Multidomain samples of ferroics (ferroelectrics, ferroelastics, and related materials) with fixed geometrical distribution of domains can offer new macroscopic properties required for particular applications. Two extreme cases of such applications are defined. In domain-geometry-engineered samples of ferroic crystals, the spatial distribution of domains and thus the spatial distribution of tensorial properties is tuned to correspond to the k-vectors of applied electric, optical or acoustic fields. For a given wavelength, the size, geometry, and distribution of domains give rise to a qualitatively new kind of response specified by the symmetry of the multidomain system. In domain-average-engineered samples of ferroic crystals, the specimen is subdivided into a very large number of domains, representing μ domain states where μ is smaller than the theoretically allowed maximum number, and forming a regular or irregular pattern. Its response to external fields is roughly described by tensorial properties averaged over all of the domain states involved. The effective symmetry of the domain-average-engineered system is given by a point group H and we show how it can be determined. As an example, all groups H are specified for domain-average-engineered samples which can arise in a material undergoing the phase transition with symmetry change from m3̄m to 3 m.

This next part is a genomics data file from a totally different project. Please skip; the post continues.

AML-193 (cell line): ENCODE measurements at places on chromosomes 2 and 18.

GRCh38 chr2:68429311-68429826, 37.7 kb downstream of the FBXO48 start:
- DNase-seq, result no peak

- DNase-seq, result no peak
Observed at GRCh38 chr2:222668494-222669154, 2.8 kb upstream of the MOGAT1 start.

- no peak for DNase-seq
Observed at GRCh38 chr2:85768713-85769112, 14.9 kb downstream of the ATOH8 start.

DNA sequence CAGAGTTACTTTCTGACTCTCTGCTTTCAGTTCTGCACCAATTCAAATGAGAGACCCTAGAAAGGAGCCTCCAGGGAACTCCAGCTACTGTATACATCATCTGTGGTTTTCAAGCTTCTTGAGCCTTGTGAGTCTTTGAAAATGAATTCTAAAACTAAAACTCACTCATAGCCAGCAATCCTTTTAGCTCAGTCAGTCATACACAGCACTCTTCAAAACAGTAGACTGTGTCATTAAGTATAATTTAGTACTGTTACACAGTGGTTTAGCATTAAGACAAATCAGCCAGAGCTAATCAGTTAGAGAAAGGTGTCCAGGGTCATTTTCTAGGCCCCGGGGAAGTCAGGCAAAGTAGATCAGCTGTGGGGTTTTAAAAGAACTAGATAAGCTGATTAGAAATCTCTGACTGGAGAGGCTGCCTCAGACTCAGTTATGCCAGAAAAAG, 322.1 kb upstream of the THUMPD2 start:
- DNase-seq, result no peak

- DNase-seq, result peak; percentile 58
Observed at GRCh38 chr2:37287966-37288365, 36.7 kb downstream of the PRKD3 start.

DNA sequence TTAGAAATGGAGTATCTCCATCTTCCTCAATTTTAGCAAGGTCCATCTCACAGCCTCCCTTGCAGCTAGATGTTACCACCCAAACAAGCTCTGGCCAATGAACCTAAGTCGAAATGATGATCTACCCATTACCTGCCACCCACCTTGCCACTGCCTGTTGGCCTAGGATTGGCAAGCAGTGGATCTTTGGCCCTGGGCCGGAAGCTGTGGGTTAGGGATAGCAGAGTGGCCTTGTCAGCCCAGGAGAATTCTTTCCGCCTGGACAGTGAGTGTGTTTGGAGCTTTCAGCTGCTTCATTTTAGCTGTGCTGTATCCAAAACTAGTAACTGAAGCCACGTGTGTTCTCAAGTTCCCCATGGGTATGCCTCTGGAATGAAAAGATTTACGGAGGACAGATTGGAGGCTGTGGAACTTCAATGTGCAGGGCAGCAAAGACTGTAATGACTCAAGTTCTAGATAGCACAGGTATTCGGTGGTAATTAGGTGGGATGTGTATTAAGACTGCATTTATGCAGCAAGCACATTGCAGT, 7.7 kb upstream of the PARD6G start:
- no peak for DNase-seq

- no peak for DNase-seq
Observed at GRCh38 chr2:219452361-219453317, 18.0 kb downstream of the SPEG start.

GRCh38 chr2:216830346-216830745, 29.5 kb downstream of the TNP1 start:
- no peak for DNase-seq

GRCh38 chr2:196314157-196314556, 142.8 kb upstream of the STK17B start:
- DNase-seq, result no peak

All Science Journal Classification (ASJC) codes
- Materials Science(all)
- Condensed Matter Physics